Tara: Lisa, do you wanna give us your avoidance or are you gonna be as nice as Kristina here is saying, “No, authors are great.”

Lisa: No, I’m not nearly as nice as her generally, and when it comes to editing. I keep going on about passive voice because I think that’s one of the things that really it drives me a bit crazy. And people who have taken, you know, basic writing course one of the first things you learn is passive voice. And for anybody that’s listening that doesn’t know what passive voice is, it just means you’re putting the subject of your sentence so that whoever’s doing the sentence at the back of your sentence. And so if you imagine, as a writer, you’re trying to paint a picture in your reader’s mind with every sentence. So, I have an example that I was using yesterday. If you say… If you’re writing a book and someone goes up and knocks on the door, and then you say, “The door was yanked open by Nick,” then the first thing that your reader will see in their mind is a door. Whereas if you say, “Nick yanked open the door,” the first thing you see in your mind is Nick. And Nick yanking something is much more interesting than just a door. And so as much as possible, you wanna put the interesting bits of your sentence, the person who’s doing it, and the verb, what they’re doing right upfront so that your readers can immediately get the movie going in their head of what you’re trying to tell them.

And passive voice is one of those things that I didn’t really understand for a long time. Actually, in university, I can remember one of my professors circled every instance of passive voice in one of my essays because it was driving her so crazy, and I still didn’t really understand it because when you just get your marks back in university, you know, you never really go and try and learn these things because you wrote the essay and it’s gone and it’s done, which is one of the things we hear a lot about ProWritingAid is that they write something, they get the feedback immediately as they’re doing it, then you go, “What? What’s passive voice?” And then you click a little button and there’s a video and there’s an explanation and you click more, through more for examples and will tell you different ways that you can try and improve your sentences and make them better. And so now whenever I see passive voice, it drives me crazy and I feel like I’m like that professor back in university that was circling everything on my essay. And I think it’s one of those things that really irritates editors, really irritates anybody who has a lot of skills writing. And so even if it feels like it’s right, there’s a possibility that it might irritate someone, so you’re always better just to swap it around.

JoEllen: Great. From First Editing over here, I think, you know, we wanna remark in terms of the software is very good at following and finding all of those things, reminding you and giving you that intelligent assistance and giving you a huge amount of resources and a huge amount of education, a huge amount of training and mentoring and, you know, coaching along the way. So, that’s all super great because even as an editor, we use that again and again day to day. So, the mistakes that you see the authors should be aware of they’re being pointed out to you day by day and they can be unique to the manuscript when you’re looking at a content editor of a unique manuscript. But one of the cool things is like ProWritingAid is also inside your email, it’s inside your Word Doc, it’s inside all of my marketing, everything I’m typing. If I’m putting a form or I’m filling out a Google review online, it’s saving my reputation so I don’t look like a fool when I misspell something and I’m an editor because I’m still human. So, it’s very important to have that there.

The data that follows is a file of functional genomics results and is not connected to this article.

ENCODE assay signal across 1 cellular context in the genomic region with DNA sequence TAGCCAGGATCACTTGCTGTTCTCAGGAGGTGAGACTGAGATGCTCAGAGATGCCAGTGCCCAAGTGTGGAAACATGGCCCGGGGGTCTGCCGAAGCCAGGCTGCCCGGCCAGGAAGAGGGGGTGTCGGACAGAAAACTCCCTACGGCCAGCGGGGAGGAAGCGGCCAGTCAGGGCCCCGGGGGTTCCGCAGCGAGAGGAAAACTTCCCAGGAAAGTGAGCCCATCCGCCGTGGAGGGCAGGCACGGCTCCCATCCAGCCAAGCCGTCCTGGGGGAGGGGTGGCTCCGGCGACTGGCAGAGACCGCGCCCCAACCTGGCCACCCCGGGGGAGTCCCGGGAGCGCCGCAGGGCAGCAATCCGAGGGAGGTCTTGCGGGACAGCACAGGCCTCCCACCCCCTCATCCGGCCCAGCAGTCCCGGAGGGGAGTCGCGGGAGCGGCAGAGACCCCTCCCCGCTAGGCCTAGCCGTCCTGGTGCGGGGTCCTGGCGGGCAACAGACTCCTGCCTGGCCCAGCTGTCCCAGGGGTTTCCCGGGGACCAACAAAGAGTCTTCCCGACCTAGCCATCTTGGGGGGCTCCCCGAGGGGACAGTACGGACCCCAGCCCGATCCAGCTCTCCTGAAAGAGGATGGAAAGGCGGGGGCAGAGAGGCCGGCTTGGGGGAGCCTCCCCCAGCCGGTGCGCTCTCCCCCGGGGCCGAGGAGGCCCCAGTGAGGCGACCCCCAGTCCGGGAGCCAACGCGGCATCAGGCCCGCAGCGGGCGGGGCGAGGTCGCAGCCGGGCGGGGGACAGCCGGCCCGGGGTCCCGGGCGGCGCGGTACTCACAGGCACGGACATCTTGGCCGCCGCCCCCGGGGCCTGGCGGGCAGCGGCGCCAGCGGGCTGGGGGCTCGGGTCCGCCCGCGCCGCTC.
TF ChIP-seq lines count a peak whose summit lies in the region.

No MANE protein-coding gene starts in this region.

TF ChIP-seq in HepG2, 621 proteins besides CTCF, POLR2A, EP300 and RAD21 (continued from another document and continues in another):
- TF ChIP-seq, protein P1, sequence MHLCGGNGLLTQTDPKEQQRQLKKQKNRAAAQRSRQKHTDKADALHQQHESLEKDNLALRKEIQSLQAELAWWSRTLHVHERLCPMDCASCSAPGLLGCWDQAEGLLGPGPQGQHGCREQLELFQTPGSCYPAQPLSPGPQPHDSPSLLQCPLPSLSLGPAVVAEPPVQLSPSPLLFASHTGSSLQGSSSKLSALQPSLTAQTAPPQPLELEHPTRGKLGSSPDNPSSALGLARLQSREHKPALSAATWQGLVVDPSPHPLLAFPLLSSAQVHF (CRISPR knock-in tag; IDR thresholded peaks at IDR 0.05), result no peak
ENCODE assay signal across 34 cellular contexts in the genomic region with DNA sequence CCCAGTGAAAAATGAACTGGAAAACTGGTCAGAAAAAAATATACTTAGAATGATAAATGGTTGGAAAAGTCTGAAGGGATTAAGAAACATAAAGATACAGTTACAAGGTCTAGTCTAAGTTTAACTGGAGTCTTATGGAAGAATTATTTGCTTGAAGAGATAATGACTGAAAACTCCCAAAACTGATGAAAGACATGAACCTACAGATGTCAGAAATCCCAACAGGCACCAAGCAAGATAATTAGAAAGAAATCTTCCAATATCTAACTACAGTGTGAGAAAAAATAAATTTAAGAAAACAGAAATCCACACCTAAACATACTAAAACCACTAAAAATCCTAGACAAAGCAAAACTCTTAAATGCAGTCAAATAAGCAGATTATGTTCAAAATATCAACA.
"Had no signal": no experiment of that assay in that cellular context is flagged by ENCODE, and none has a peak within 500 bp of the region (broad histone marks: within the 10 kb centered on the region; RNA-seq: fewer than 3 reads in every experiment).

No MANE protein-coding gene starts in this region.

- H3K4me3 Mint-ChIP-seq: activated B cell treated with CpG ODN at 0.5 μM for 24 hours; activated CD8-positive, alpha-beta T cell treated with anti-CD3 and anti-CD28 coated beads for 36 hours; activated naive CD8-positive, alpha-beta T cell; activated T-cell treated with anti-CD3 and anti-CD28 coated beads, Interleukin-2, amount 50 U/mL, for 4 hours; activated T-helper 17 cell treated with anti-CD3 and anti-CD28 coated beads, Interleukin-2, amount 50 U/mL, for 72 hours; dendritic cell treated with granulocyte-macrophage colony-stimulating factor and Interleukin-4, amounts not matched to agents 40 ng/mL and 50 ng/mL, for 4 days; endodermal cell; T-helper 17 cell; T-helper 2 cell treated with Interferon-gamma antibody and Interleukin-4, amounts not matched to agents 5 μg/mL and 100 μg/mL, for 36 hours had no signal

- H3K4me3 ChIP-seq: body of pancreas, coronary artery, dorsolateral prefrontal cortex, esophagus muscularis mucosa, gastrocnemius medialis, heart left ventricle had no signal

I think, for us, a top issue that we see when authors come in would be that they think they’re done and you’re just not. You’ve just opened the door to the next chapter and you’re coming in here, and it really is a process. And it’s something that, again, it’s not linear, you don’t do copy editing or content editing, and then proceed to line editing, and then proceed to copy editing and you’re done. You’re doing a little bit of copy editing just as you’re typing every day on that book. So, that’s helping you work along there. You’re looking at the structural, you’re looking at the developmental, you’re looking at all of that. And then when you finally get into, you know, “Okay. Am I gonna use a professional content editor? Am I gonna do this all myself and then move on to line editor?” Either way, you’re still not done. You’ve got revision, revision, revision. And one of the interesting things is you need to enjoy the journey. Funny I say that because the three of us, we actually put together a book called “Your Editing Journey.” And ironically, it’s on Kobo. So, you can go ahead and take a look at that. But it kind of walks you through this whole process, which, you know, it takes a long time to understand. And if you’re not writing and editing every day and you’re just trying to get through this one particular challenge in life, you know, to have your first book or your series or whatever it may be written, it’s really helpful to have these references, be it online with the helpfulness that you get when you’re using a software and you’re learning about it or having an extension or a plugin on your browser there that helps you with your day to day writing, and then having an e-book there to come back to.